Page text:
ATP/CCSSO Publication Cited in GAO Report
Operational Best Practices for Large-Scale Statewide Assessment Programs utilized as basis for survey on cheating and test irregularities in state assessments.
The U.S. Government Accountability Office (GAO) this week released the results of a 50-state survey focusing on what kind of oversight and resources are in place at the state level aimed at addressing testing irregularities, security breaches and cheating by test takers and school officials. According to the report, in the past two years 40 states have detected potential cheating on standardized exams, with 32 of those states confirming at least one instance of cheating, and 32 state canceling or invalidating scores from individual test takers, schools or districts.
“To address our objectives, we designed and administered a web-based survey of testing administrators in the 50 states and the District of Columbia. We conducted our survey from November 2012 to January 2013, and received a response rate of 100 percent. We relied on the Operational Best Practices for Statewide Large-Scale Assessment Programs guide as a basis to design the survey,” Linda Calbom, GAO Western Regional Director, reported in describing the scope and methodology of the study.
In summary, the survey indicated that although all states reported having policies and procedures that reflected leading practices to prevent testing irregularities, states varied over which categories of leading practices they actually utilized. “For example,” Calbom states in the report, “22 states reported having all of the leading practices for security training, but four states reported having none of the practices in this category.”
She added, “Although state officials reported having a variety of security policies and procedures in place, many reported feeling vulnerable to cheating at some point during the testing process.”
The full GAO report can be accessed here. For HTML version click here:
For a .pdf copy of the report, click here.
NCES Releases Report on Testing Irregularities
The National Center for Education Statistics released the results of its study of state and local testing irregularities on February 12:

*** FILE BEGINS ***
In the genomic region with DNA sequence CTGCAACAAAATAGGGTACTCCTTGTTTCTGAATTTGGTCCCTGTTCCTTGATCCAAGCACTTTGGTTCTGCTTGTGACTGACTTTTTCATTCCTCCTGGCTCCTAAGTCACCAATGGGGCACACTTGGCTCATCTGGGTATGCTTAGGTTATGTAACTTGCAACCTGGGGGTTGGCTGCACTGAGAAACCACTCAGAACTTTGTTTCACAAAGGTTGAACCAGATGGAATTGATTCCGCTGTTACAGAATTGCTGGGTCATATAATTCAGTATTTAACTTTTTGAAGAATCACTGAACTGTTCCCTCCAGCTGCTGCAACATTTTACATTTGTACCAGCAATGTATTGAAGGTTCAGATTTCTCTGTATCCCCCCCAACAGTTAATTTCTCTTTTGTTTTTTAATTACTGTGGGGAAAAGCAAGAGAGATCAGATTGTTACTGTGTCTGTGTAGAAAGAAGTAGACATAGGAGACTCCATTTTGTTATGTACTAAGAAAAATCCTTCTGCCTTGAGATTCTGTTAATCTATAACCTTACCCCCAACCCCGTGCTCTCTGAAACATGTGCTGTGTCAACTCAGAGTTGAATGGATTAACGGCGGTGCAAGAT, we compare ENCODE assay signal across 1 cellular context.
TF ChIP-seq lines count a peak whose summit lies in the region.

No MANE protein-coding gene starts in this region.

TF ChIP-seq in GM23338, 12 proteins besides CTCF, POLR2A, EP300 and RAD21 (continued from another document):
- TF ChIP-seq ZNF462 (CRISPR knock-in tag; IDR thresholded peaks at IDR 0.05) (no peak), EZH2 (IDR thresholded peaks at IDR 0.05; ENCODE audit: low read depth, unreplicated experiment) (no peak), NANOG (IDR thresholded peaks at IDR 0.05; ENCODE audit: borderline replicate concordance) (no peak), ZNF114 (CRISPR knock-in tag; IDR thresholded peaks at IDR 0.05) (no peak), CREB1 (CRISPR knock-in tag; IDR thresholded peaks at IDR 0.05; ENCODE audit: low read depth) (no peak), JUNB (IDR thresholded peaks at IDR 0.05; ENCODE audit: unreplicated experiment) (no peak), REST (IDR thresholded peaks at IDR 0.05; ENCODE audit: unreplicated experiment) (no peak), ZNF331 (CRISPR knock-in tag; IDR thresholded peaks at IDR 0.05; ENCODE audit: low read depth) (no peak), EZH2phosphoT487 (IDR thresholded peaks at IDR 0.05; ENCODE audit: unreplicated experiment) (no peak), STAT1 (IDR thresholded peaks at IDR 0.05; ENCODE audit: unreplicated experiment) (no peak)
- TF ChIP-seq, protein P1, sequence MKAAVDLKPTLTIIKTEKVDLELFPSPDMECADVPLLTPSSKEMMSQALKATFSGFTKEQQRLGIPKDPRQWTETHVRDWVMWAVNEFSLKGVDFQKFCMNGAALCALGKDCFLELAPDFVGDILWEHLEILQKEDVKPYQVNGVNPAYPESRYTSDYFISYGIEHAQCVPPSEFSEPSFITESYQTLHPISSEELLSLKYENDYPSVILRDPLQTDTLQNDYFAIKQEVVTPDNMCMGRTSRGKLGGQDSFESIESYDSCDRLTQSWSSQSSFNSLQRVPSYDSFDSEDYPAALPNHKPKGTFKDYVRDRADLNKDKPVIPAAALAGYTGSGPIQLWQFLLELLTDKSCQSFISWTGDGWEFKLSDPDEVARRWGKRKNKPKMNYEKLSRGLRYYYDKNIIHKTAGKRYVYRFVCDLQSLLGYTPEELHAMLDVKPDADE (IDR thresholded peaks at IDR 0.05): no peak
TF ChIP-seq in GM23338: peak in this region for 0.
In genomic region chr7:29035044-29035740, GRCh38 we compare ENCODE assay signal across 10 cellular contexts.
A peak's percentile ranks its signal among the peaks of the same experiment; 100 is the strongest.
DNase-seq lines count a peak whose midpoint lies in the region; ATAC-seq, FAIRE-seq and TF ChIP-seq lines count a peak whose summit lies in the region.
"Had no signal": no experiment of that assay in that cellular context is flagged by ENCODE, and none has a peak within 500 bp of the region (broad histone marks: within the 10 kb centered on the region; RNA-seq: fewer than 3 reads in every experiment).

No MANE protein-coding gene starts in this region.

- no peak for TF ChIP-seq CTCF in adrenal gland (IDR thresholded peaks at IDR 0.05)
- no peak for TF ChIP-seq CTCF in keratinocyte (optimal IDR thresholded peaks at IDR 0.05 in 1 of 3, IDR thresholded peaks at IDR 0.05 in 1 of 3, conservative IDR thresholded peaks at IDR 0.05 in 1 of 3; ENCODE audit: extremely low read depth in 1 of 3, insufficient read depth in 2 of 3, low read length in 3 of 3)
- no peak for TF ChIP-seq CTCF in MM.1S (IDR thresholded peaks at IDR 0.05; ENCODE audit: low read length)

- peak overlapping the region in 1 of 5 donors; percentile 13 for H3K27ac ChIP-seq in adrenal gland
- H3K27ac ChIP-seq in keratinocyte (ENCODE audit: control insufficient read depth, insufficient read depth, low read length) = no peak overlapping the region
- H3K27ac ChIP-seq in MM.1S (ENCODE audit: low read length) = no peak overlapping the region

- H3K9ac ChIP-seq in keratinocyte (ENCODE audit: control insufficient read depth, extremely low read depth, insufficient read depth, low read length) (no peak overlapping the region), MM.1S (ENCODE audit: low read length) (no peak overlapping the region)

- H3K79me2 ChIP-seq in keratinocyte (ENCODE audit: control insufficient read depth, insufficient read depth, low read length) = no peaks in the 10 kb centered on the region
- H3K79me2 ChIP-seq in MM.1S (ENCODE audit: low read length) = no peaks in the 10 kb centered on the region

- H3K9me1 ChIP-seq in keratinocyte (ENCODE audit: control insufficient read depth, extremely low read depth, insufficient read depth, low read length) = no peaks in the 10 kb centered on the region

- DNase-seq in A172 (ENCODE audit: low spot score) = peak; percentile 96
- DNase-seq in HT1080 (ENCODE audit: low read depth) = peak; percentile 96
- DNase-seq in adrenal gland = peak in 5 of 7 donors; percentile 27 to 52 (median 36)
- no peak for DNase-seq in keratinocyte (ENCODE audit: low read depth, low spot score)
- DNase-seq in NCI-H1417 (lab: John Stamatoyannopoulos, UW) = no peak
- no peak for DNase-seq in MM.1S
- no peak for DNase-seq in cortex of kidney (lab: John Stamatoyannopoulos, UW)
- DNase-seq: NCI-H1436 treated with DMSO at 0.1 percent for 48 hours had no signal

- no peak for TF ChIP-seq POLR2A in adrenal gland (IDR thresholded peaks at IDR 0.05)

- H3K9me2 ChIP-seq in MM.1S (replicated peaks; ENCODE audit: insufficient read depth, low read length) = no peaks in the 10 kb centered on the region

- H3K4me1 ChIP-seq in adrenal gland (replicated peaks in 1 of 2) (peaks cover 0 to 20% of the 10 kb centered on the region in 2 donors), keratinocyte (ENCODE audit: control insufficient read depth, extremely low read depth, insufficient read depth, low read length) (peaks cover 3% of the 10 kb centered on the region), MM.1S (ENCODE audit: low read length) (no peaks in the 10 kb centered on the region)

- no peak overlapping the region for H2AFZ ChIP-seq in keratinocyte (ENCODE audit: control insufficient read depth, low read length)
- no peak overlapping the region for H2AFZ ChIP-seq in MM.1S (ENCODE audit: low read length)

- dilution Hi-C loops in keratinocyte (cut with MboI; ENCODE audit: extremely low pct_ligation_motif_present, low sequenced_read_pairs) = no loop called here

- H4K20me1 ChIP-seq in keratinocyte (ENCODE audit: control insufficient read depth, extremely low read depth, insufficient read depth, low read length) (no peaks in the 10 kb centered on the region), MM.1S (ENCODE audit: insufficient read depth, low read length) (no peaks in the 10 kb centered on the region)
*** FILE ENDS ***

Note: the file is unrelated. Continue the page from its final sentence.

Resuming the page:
Based on input provided by comments to the Department of Education’s Request for Information (January 17, 2012) and the NCES Symposium held on February 28, 2012, the report represents the Department’s effort to “gather and share information about practices and policies that have been used to prevent, detect and respond to irregularities” in K-12 statewide assessments. The investigation was begun in response to the teacher/administrator cheating scandals in Atlanta, DC and other cities and districts around the country.
Although ATP submitted a lengthy response to the RFI, and several ATP members participated in the Symposium (College Board, Pearson, Caveon), as did CCSSO, the report fails to mention or cite the CCSSO/ATP Operational Best Practices in Large-Scale Statewide Assessments (2010). In fact, the report states that there is no “library of best practices” that could help SEAs and LEAs prevent, detect and respond to irregularities. ATP, in its comments, told the Department that the Operational Best Practices addresses test security in a myriad of situations that occur between a state and its service provider, but we noted that the document is not aimed directly at local agencies and districts, where these cheating problems arise, who must implement practices and policies adopted by their individual states and deal with disciplinary issues created by their employees (e.g., teachers, principals, district testing officials).
The only recognition of ATP in the report is its adoption of ATP’s definition of “technology-based assessments.” ATP pointed out that it is not accurate to call all non-paper-based assessments “online” since many tests are not actually delivered over the Internet. The concept of “technology-based assessments” is a primary focus of the upcoming revision of the Operational Best Practices, expected to be released this summer. Indeed, ATP and CCSSO announced this week the opening of a public comment period on the new version of the document – the public comment period runs through April 6, 2013 (see related story on the ATP Homepage).